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Taiwan needs more wood buildings to achieve net-zero target

Outdated building codes fail to accommodate growing timber demand

(Pixabay photo)

(Pixabay photo)

TAIPEI (Taiwan News) — Taiwan should introduce more wooden public infrastructure if it is to meet its carbon-neutral objective by 2050, said the supervisory and auditory branch of the government.

In a report released Thursday (June 16), the Control Yuan said some wooden structures help boost energy efficiency and are safer in the event of earthquakes. However, Taiwan’s building codes are outdated, hampering efforts to expand the use of timber made with advanced technologies like cross-laminated timber (CLT).

A panel of the governmental body suggested fast-tracking amendments to building regulations that allow for more wooden structures, which help cut greenhouse gas emissions. Citing examples in other countries, the panel believes the government can lead in implementing such projects in public spaces.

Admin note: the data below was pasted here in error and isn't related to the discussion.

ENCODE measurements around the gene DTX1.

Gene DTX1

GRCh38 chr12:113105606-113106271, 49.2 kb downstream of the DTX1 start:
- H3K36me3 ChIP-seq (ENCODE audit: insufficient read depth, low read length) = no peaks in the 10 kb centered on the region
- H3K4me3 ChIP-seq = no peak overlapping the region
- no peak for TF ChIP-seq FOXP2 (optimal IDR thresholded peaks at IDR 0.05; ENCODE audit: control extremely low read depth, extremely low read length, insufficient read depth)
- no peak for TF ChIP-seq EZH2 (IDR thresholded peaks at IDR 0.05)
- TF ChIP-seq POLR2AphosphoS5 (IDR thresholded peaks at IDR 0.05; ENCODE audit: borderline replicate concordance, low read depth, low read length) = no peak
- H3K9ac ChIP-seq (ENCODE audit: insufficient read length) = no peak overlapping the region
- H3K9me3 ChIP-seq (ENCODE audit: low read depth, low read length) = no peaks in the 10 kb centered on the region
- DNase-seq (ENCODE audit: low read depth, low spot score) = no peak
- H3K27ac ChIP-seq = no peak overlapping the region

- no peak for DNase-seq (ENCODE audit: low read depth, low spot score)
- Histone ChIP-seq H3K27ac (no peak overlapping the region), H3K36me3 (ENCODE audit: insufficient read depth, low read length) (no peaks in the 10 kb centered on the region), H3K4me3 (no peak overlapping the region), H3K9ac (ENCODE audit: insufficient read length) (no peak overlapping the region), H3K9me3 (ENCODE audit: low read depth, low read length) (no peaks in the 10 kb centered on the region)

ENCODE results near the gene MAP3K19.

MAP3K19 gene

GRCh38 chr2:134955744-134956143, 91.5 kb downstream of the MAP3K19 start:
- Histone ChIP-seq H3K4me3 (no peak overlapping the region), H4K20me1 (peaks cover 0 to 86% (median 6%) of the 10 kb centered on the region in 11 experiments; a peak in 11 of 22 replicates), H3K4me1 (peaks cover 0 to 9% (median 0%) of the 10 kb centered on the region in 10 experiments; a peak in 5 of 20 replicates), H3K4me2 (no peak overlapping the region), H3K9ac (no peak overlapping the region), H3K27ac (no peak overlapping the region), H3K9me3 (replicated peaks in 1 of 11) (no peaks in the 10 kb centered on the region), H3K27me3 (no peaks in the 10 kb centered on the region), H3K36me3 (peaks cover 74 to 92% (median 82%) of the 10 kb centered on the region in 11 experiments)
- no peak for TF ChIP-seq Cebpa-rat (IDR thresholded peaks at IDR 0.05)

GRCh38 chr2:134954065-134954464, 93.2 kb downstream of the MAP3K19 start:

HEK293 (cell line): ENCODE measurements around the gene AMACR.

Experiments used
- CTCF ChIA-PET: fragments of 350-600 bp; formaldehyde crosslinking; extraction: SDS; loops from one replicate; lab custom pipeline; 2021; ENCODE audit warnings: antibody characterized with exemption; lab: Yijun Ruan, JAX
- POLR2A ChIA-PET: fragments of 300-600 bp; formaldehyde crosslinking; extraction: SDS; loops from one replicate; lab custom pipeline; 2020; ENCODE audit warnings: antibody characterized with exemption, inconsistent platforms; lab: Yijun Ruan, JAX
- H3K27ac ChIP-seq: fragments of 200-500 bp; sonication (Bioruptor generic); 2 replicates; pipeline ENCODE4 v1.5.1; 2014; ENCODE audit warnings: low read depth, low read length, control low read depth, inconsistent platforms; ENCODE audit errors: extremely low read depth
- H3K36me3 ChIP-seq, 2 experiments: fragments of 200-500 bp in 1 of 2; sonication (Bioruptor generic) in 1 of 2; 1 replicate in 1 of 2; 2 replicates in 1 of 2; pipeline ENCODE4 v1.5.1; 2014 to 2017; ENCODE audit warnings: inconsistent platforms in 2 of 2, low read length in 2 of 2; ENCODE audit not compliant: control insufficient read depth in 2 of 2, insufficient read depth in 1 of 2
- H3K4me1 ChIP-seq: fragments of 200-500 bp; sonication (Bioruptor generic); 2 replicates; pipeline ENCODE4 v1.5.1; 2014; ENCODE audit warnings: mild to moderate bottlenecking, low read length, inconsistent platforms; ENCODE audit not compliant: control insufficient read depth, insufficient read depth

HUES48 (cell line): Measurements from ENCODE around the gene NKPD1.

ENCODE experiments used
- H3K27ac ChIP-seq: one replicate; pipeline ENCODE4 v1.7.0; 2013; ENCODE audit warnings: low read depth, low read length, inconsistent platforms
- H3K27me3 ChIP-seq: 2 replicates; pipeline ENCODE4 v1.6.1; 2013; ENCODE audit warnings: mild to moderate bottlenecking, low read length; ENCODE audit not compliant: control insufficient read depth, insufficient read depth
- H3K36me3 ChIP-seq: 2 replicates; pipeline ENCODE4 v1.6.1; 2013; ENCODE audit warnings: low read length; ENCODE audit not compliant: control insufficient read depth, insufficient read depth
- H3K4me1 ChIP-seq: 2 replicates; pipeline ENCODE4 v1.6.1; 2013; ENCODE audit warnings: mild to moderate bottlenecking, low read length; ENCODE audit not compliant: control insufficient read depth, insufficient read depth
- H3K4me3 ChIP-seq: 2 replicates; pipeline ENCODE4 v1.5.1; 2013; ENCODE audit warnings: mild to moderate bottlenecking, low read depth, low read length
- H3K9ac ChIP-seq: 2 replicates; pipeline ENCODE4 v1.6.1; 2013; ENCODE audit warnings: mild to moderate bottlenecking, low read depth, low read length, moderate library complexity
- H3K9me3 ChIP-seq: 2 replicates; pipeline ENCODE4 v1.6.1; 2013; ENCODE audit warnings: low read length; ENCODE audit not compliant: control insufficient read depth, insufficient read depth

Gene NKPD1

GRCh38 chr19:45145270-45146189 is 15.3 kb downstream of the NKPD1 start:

Currently, 99% of timber in Taiwan is imported, a large quantity of which comes from Malaysia. Illegal trade has been involved and shipping is a major source of carbon emissions, according to the report.

While the Council of Agriculture (COA) launched an initiative to push domestically produced timber in 2018, eying a 5% self-sufficiency rate in 10 years, progress has been slow due to obstacles in various areas.

One impediment is related to the environmental impact and soil and water conservation concerns the policy entails, as Taiwan will need 2,100 hectares of woodland to meet the 5% target. Supporting measures are also needed to foster domestic timber industries, the report said.